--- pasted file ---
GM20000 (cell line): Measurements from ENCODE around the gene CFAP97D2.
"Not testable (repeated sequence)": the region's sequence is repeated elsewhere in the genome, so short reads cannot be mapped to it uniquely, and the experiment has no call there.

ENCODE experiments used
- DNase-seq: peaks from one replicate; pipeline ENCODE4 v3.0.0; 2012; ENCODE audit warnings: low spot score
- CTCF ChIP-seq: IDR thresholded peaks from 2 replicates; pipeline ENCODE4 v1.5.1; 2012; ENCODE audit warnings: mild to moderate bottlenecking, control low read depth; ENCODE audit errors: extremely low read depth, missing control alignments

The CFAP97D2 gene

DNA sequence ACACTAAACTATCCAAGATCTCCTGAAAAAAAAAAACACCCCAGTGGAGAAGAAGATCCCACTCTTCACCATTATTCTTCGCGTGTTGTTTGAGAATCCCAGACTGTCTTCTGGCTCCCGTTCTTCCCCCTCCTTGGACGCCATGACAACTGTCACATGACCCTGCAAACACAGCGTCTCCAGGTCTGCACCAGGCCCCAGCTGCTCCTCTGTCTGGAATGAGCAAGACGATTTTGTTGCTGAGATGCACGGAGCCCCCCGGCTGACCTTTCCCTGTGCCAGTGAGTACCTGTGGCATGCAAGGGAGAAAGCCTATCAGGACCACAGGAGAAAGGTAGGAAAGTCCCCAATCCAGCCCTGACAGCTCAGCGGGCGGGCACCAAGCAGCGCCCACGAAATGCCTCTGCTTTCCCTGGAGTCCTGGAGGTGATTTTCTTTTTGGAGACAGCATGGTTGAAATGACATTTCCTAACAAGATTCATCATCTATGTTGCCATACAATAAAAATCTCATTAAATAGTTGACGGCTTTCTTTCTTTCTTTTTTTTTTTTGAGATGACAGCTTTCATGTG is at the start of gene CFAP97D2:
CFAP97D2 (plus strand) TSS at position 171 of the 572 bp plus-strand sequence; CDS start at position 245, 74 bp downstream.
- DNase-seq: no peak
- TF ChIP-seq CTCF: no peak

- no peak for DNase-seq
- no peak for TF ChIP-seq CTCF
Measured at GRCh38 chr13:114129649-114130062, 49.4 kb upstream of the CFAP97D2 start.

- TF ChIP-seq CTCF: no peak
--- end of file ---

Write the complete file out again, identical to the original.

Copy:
GM20000 (cell line): Measurements from ENCODE around the gene CFAP97D2.
"Not testable (repeated sequence)": the region's sequence is repeated elsewhere in the genome, so short reads cannot be mapped to it uniquely, and the experiment has no call there.

ENCODE experiments used
- DNase-seq: peaks from one replicate; pipeline ENCODE4 v3.0.0; 2012; ENCODE audit warnings: low spot score
- CTCF ChIP-seq: IDR thresholded peaks from 2 replicates; pipeline ENCODE4 v1.5.1; 2012; ENCODE audit warnings: mild to moderate bottlenecking, control low read depth; ENCODE audit errors: extremely low read depth, missing control alignments

The CFAP97D2 gene

DNA sequence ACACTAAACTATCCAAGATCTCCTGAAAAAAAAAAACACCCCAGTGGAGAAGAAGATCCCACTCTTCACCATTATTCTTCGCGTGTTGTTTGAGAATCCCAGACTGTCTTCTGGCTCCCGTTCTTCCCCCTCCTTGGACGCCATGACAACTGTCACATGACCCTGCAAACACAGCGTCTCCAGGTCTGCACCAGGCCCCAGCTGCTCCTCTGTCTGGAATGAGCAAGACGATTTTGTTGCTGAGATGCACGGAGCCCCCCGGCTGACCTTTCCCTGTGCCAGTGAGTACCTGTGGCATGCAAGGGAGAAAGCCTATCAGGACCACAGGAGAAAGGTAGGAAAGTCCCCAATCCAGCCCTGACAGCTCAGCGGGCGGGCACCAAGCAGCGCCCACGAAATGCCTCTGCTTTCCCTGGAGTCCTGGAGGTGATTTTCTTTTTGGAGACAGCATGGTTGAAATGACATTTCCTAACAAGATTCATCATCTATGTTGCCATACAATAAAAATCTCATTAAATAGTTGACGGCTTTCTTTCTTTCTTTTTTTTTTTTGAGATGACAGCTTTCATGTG is at the start of gene CFAP97D2:
CFAP97D2 (plus strand) TSS at position 171 of the 572 bp plus-strand sequence; CDS start at position 245, 74 bp downstream.
- DNase-seq: no peak
- TF ChIP-seq CTCF: no peak

- no peak for DNase-seq
- no peak for TF ChIP-seq CTCF
Measured at GRCh38 chr13:114129649-114130062, 49.4 kb upstream of the CFAP97D2 start.

- TF ChIP-seq CTCF: no peak